Not to forget about Voeckler who was desending taking risks as well, as he slipped out his rear wheel around a switchback but made a nice recovery. The stage win was looking really good for the man from the Alsace region.
The yellow jersey found some help in Jurgen Van den Broeck who set some pacemaking on the descent, but Andy had lost now a few more seconds as they sped under the 10km banner. Then he gained a few back. Andy Schleck will be buying Van den Broeck a beer tonight, I hope. Even though the Belgian is looking to protect his 5th place overall, he’s helping the Luxemburger a great deal.
Voeckler was clear of Ballan and Aitor Perez, and the Contador group was behind that. All the other “escapees” – and I use that term loosely – were absorbed and dispatched.
In the Contador group, Sanchez took a dig which Contador matched, slightly gapping Menchov.
The French national champion, escorted by thunderous applause from the crowd, soft pedaled the last few hundred meters, having earned his day and his victory in fine fashion. A few waves to the crowd, a kiss to the tricolor, and he was in.
Behind, the chasing was furiously underway. Contador’s advantage was shown at 40 seconds – enough for yellow. Andy Shleck was wrapped around his top tube in an attempt to be as aero as possible, hurtling down the hills.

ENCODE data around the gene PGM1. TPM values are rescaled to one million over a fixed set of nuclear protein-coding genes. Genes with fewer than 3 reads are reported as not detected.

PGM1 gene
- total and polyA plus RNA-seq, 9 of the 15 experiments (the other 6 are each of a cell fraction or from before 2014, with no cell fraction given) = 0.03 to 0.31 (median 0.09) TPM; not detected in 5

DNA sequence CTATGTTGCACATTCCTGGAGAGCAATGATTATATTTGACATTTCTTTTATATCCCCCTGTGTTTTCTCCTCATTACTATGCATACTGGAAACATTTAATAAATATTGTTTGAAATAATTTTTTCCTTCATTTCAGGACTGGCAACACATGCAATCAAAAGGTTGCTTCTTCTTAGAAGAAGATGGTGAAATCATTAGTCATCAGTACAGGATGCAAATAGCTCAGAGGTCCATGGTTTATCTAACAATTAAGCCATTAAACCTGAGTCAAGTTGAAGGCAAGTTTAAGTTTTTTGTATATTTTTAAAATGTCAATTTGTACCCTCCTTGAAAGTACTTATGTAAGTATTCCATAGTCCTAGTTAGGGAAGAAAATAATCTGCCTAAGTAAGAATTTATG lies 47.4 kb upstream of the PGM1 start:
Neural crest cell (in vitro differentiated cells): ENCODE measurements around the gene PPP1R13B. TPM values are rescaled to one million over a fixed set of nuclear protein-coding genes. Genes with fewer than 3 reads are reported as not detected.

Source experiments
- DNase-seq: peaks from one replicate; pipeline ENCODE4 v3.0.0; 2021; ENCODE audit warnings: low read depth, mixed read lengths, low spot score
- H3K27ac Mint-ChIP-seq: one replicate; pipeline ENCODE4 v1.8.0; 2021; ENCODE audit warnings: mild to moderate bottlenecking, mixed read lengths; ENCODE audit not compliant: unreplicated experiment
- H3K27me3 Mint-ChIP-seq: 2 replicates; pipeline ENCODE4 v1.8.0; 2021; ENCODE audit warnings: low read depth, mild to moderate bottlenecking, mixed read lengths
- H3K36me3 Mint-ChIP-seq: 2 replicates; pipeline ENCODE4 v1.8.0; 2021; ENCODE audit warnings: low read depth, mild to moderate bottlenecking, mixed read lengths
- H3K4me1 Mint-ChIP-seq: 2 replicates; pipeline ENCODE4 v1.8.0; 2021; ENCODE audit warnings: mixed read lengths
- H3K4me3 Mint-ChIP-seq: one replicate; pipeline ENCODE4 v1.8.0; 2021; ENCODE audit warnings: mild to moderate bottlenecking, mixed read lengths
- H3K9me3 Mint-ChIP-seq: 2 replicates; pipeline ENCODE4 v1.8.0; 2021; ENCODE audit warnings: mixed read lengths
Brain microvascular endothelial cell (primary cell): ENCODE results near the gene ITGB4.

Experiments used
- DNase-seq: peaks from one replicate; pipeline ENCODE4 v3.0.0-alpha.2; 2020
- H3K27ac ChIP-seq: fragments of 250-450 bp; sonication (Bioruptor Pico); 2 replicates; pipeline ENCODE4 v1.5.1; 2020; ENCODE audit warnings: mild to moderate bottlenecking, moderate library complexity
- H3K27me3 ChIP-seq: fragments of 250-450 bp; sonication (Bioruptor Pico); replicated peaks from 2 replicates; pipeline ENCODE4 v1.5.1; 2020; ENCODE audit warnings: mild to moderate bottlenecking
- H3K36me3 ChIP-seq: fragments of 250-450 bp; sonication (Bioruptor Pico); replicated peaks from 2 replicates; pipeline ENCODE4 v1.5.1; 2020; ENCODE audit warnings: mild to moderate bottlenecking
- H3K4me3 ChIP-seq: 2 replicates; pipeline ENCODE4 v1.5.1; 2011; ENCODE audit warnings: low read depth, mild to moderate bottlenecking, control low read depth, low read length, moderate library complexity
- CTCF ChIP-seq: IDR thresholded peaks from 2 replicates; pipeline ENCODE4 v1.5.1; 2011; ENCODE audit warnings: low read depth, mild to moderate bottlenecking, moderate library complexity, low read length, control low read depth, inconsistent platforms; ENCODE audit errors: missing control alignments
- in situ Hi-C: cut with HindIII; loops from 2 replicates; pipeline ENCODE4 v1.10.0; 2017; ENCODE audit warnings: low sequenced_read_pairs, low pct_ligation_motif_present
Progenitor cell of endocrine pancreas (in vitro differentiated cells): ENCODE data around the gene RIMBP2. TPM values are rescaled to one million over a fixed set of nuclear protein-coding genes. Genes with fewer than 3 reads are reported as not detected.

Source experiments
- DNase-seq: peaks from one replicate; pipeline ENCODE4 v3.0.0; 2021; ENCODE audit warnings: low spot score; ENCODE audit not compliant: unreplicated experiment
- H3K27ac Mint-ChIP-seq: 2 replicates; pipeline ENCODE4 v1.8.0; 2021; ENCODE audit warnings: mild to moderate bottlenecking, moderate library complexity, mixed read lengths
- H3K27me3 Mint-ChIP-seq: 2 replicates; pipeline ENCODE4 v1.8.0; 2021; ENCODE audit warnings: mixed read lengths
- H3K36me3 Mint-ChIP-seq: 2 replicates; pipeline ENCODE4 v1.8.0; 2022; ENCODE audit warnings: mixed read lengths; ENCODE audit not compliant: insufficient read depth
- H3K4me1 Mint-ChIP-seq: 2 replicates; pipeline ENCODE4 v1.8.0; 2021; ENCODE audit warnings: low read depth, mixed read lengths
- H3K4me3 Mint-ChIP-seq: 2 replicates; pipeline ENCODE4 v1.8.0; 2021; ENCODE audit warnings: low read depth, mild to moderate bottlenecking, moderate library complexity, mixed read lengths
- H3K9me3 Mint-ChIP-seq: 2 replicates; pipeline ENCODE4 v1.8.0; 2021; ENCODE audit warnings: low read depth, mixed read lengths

Perez and Ballan crossed the line in a dead sprint for 2nd and 3rd.
Contador’s group came into town, which now numbered 8 riders. Lloyd Mondory won the sprint for 4th place, but the group was together, which was most notable for Menchov and Sanchez, locked in battle for 3rd place honors.
Andy Schleck dragged himself to the line, having ceded 39 seconds – and thusly the yellow jersey – to Alberto Contador.
The talks in the bars tonight will be rife with “should he have or should he have not” attacked? This will be a stage talked about for a long long time to come.
Cornered for comment immediately after the race, Andy Schleck had this to say about Contador’s move, “It is not for me to say if it is fair or not, but I wouldn’t have raced that way.”
Results: Stage 14:
1. VOECKLER Thomas 151 BBOX BOUYGUES TELECOM 4h 44′ 51″
2. BALLAN Alessandro 122 BMC RACING TEAM 4h 46′ 11″ + 01′ 20″